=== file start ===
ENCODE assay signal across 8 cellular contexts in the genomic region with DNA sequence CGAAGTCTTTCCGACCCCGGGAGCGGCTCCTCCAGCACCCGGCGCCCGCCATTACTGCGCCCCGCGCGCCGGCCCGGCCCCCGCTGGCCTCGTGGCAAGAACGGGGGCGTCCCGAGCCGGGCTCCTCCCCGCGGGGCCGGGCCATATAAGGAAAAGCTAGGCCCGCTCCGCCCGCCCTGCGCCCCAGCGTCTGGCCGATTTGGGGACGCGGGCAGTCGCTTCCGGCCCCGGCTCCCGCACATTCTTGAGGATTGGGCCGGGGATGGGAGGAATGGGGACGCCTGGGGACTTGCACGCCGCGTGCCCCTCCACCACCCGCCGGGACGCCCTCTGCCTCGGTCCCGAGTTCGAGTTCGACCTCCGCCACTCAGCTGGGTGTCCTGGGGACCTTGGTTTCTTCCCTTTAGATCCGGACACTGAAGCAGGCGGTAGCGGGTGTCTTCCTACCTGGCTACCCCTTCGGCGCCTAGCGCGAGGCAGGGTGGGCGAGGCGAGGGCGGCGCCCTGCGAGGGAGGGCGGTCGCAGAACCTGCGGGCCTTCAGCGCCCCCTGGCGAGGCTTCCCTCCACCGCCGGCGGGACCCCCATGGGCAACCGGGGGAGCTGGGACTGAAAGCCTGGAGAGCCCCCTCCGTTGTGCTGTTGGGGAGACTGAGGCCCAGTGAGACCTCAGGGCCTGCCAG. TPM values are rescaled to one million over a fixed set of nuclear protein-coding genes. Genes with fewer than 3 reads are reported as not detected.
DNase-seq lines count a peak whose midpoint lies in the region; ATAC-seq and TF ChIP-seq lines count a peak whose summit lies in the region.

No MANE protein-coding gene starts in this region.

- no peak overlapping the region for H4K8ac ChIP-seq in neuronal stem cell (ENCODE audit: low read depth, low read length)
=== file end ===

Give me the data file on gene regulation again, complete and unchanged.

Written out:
ENCODE assay signal across 8 cellular contexts in the genomic region with DNA sequence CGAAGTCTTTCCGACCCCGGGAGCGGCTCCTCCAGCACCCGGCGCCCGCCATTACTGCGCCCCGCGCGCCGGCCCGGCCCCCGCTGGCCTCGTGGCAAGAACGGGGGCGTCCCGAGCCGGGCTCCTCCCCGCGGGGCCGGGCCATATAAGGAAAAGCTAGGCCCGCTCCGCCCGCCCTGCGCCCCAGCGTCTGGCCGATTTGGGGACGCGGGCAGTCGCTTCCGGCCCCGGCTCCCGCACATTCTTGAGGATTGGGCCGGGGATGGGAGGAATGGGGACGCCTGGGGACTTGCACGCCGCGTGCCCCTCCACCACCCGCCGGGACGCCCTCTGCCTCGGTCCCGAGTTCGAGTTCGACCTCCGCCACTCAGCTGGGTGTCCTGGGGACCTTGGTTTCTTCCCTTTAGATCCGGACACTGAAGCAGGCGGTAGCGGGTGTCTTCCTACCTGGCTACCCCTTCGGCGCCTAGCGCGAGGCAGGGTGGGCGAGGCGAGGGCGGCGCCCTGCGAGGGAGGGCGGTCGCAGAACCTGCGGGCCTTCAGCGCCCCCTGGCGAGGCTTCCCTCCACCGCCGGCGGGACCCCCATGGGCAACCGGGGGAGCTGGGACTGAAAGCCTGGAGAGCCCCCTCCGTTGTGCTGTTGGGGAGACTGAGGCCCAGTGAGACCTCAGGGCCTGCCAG. TPM values are rescaled to one million over a fixed set of nuclear protein-coding genes. Genes with fewer than 3 reads are reported as not detected.
DNase-seq lines count a peak whose midpoint lies in the region; ATAC-seq and TF ChIP-seq lines count a peak whose summit lies in the region.

No MANE protein-coding gene starts in this region.

- no peak overlapping the region for H4K8ac ChIP-seq in neuronal stem cell (ENCODE audit: low read depth, low read length)